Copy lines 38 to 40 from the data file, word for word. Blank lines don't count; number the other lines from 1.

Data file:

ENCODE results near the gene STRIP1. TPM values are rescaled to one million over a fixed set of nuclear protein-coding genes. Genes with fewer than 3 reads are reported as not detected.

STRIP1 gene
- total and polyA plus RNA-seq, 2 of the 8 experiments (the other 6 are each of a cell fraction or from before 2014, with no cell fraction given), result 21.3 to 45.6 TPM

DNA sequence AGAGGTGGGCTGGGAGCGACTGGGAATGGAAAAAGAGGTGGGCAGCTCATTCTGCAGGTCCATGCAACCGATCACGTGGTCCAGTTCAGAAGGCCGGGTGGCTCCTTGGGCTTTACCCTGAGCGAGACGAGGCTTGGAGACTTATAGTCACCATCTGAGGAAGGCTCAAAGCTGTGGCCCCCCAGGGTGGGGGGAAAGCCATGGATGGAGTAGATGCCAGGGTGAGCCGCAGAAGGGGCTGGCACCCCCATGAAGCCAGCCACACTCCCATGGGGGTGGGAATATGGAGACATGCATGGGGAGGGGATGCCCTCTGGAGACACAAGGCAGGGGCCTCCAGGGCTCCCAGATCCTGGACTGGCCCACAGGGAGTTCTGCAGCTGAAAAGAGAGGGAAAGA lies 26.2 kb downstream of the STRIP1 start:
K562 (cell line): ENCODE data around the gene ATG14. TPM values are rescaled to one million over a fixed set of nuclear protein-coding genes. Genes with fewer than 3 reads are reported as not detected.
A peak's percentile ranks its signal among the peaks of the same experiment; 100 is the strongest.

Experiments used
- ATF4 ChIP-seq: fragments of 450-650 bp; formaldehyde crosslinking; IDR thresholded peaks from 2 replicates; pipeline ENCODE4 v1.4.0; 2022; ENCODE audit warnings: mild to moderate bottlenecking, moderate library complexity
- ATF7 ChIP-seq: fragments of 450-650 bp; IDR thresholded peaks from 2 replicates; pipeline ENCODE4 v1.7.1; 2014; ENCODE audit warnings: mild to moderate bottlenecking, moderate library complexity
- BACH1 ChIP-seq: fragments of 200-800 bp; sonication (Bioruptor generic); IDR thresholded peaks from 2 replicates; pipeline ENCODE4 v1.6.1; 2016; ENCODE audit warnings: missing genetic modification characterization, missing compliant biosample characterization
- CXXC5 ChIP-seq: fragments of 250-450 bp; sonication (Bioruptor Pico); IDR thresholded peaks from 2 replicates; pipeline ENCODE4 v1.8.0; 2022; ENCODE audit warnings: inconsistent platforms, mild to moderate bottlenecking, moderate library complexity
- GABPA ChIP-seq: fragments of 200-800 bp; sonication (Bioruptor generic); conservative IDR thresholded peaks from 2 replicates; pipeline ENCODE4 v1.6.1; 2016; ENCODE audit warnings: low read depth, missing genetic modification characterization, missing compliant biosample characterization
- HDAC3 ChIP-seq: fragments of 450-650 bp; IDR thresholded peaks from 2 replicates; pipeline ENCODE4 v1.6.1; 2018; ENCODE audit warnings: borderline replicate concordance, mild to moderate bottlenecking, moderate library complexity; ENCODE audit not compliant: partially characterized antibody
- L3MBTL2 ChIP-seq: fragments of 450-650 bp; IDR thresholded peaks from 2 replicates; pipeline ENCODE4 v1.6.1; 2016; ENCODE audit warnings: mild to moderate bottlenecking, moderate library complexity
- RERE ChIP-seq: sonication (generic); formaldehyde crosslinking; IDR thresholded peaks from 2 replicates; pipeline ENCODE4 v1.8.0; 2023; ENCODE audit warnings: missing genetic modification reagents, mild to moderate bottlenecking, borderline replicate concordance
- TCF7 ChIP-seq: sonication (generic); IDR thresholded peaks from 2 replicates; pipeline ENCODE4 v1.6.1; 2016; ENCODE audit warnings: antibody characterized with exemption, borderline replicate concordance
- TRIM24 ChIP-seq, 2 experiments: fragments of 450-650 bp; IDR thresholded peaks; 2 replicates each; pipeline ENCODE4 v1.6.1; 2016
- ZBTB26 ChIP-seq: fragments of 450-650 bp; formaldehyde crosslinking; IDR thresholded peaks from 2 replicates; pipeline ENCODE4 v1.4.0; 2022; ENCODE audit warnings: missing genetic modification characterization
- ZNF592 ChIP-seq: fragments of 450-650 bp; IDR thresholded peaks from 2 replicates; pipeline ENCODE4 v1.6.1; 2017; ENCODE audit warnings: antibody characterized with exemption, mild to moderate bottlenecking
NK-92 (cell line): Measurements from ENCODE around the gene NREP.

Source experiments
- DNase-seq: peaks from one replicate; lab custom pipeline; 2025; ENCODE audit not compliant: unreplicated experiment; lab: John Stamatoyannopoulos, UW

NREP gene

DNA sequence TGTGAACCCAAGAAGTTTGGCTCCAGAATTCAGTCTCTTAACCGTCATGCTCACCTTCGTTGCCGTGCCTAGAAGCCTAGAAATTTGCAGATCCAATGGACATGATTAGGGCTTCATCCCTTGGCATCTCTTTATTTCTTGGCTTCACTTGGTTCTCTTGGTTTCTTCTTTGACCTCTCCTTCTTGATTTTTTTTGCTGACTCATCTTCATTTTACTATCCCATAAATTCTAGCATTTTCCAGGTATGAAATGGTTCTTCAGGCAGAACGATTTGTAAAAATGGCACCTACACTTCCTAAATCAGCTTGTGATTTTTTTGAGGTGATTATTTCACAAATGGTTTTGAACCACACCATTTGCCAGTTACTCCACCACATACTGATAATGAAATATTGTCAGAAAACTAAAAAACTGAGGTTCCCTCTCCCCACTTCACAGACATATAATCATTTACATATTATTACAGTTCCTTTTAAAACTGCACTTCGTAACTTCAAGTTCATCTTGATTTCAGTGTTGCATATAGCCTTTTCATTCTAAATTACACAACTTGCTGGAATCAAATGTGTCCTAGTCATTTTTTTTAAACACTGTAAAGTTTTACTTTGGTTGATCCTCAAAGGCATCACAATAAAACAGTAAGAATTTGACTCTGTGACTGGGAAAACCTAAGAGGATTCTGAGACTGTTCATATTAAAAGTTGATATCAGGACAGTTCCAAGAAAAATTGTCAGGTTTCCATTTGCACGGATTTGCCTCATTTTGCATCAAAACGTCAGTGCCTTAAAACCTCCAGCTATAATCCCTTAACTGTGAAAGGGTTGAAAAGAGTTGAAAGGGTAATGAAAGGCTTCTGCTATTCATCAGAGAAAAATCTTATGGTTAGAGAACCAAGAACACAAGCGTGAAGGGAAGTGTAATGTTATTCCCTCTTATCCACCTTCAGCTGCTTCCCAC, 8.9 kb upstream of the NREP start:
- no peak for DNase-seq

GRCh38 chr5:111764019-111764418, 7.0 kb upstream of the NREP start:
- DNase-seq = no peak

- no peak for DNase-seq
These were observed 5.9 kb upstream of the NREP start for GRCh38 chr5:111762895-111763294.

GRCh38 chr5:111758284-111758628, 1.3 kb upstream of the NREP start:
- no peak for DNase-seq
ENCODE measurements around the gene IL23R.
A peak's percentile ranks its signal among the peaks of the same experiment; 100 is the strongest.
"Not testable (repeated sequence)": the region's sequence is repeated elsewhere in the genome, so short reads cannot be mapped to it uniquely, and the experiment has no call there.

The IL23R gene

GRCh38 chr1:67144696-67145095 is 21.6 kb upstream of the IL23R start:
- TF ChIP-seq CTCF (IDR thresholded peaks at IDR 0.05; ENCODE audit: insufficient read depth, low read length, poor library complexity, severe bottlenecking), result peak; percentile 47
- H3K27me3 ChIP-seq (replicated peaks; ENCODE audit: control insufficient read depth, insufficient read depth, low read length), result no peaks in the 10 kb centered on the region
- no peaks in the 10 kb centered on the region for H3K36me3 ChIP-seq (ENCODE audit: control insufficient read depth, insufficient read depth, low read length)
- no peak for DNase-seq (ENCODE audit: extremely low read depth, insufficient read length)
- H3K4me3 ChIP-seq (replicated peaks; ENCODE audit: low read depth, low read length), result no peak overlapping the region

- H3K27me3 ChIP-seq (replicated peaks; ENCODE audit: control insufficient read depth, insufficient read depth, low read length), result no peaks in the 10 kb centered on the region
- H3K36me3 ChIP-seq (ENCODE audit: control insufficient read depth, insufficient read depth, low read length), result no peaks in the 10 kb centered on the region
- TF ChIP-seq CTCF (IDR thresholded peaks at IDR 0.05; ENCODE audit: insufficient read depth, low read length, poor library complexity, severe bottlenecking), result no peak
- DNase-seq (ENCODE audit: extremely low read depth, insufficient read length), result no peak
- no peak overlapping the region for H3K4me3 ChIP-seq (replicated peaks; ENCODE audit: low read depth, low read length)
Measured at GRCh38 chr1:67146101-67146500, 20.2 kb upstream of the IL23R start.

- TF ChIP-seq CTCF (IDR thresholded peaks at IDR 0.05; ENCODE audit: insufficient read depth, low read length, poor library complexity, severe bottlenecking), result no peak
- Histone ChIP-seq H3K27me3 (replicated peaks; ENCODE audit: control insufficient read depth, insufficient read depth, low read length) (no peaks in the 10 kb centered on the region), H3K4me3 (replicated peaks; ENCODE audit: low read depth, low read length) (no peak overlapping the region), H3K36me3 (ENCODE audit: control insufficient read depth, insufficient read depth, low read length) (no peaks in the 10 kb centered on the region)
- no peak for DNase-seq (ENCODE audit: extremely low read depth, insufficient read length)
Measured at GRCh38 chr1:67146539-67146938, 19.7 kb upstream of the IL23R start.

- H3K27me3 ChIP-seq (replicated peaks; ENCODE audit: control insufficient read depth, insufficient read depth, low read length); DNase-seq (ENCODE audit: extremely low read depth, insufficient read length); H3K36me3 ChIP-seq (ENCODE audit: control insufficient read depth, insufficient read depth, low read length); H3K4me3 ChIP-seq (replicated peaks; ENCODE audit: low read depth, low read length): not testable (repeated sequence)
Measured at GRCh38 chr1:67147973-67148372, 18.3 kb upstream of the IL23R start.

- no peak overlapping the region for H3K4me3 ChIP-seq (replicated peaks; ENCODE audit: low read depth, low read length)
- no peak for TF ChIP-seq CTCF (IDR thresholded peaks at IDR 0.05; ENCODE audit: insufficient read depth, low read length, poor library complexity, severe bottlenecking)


- H3K27me3 ChIP-seq (replicated peaks; ENCODE audit: control insufficient read depth, insufficient read depth, low read length), result no peaks in the 10 kb centered on the region
- no peaks in the 10 kb centered on the region for H3K36me3 ChIP-seq (ENCODE audit: control insufficient read depth, insufficient read depth, low read length)
- no peak for DNase-seq (ENCODE audit: extremely low read depth, insufficient read length)